The New Jersey Appellate Division recently dealt with a case involving the presence (or in this case, the lack thereof) of a joint venture or partnership, and the legal standards applied to those claims. The establishment of a joint venture or partnership can often be a tricky case that needs to be handled with care when brought before a court.
In Jones v. Belwood Aromatics, Inc., after the Plaintiff was fired, he claimed that he was entitled to an equity interest in Belwood based upon the statements of Defendants, which he claimed formed the basis for a finding that there was a joint venture or partnership between the parties.
The Appellate Division examined partnerships and joint ventures,
"The burden of proving the existence of a partnership was upon plaintiff, who alleged it . . . ." Lohmann v. Lohmann, 50 N.J. Super. 37, 45 (App. Div. 1958), certif. denied, 31 N.J. 187 (1959). A partnership is "an association of two or more persons to carry on as co-owners a business for profit . . . ." N.J.S.A. 42:1A-2. "[A] joint venture is virtually identical to a partnership, [although] its objective as a business venture is more limited. Presten v. Sailer, 225 N.J. Super. 178, 191 (App. Div. 1988).
A partnership or joint venture need not be formalized in writing, and can be inferred from conduct. Id. at 191-93; Ruta v. Werner, 1 N.J. Super. 455, 460 (Ch. Div. 1948). The elements of an inferred partnership or joint venture "include agreement, sharing profits and losses, ownership and control of the partnership['s] property and business, community of power, rights upon dissolution and the conduct of the parties towards third persons, among others." Kozlowski v. Kozlowski, 164 N.J. Super. 162, 171 (Ch. Div. 1978), aff'd, 80 N.J. 378 (1979).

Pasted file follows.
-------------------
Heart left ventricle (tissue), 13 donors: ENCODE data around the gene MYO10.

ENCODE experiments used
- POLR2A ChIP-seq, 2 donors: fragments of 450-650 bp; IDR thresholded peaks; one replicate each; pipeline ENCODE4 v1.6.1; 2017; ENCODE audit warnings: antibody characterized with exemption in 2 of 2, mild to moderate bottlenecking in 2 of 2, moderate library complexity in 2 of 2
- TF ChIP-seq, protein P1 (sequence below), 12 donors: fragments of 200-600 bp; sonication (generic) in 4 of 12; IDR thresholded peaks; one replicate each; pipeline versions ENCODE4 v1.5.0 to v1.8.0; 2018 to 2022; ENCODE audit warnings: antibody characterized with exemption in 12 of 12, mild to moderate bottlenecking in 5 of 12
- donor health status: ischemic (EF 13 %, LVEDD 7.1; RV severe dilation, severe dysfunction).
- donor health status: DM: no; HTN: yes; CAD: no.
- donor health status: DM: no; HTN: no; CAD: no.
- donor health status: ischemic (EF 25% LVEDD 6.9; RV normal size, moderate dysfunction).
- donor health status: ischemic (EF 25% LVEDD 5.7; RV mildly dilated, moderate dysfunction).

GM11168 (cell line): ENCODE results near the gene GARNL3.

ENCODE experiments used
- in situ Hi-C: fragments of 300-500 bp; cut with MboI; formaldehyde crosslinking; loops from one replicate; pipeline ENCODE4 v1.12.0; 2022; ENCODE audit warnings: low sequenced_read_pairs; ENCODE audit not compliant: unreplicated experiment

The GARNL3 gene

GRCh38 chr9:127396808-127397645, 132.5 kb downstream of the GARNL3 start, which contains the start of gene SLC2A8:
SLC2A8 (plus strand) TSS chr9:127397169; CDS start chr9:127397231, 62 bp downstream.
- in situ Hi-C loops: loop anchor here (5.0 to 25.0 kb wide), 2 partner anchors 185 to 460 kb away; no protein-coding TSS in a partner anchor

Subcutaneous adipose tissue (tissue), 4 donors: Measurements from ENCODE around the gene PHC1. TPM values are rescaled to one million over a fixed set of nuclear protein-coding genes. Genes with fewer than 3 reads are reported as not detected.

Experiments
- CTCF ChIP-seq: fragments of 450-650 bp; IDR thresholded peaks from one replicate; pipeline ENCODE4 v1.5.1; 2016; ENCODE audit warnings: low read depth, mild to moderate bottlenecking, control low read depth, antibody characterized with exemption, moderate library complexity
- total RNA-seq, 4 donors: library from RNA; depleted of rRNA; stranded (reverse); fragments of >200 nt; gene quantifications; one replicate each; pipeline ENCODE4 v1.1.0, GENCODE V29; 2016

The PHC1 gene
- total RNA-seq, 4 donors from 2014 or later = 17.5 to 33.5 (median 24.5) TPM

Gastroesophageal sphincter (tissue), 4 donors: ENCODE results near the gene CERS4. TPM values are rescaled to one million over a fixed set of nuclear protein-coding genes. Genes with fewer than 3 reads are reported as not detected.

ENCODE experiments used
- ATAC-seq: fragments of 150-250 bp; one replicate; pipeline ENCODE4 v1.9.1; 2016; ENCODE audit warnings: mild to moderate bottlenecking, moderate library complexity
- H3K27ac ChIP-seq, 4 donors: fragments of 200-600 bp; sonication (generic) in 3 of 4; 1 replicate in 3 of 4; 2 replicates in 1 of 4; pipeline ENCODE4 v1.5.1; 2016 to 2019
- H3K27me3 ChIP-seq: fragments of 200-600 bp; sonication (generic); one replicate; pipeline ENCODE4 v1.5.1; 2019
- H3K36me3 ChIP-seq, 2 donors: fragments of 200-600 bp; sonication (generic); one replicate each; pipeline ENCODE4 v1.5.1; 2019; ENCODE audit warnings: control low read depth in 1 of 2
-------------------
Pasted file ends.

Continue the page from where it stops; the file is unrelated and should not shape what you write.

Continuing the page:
Here, plaintiff argues that: (1) through his labor, he contributed to Belwood; (2) Beldner paid plaintiff fifty percent of Belwood's profits; (3) Beldner offered plaintiff a share in Belwood's sale price; and (4) Beldner often referred to plaintiff as a partner.
The court found that despite the Plaintiff’s arguments, he had been compensated for his labor through salary and bonuses, the bi-monthly payments were not profit sharing, the alleged verbal offers were not legally sufficient to give Plaintiff an interest in the company and that the promise was “illusory”, which the Court explained is
An apparent promise, which according to its terms makes performance optional whatever may happen, or whatever course of conduct in other respects he may pursue, is in fact no promise, although often called an illusory promise.
[Curtis Elevator Co. v. Hampshire House, Inc., 142 N.J. Super. 537, 542 (Law Div. 1976) (emphasis omitted) (citations omitted).]
Illusory promises are disfavored, and courts will attempt to infer reasonable contract terms. Ibid.
The Appellate Division concluded,
The remaining elements of a partnership weigh against a finding that Belwood was a partnership or joint venture. The parties never reached a formal written agreement. Plaintiff lacked authority or control over Belwood. He did not contribute financially to Belwood, and he did not own or control Belwood's property. As noted previously, he never accepted any legal or economic liability for Belwood. Lastly, plaintiff repeatedly undermined Belwood by working for its competitors, even against Beldner's express prohibition, and by seeking to sabotage the company after his termination. Accordingly, we affirm the trial court's conclusion that plaintiff failed to establish a partnership or joint venture, and thus we affirm the dismissal of plaintiff's complaint.
The full text of the opinion can be found here.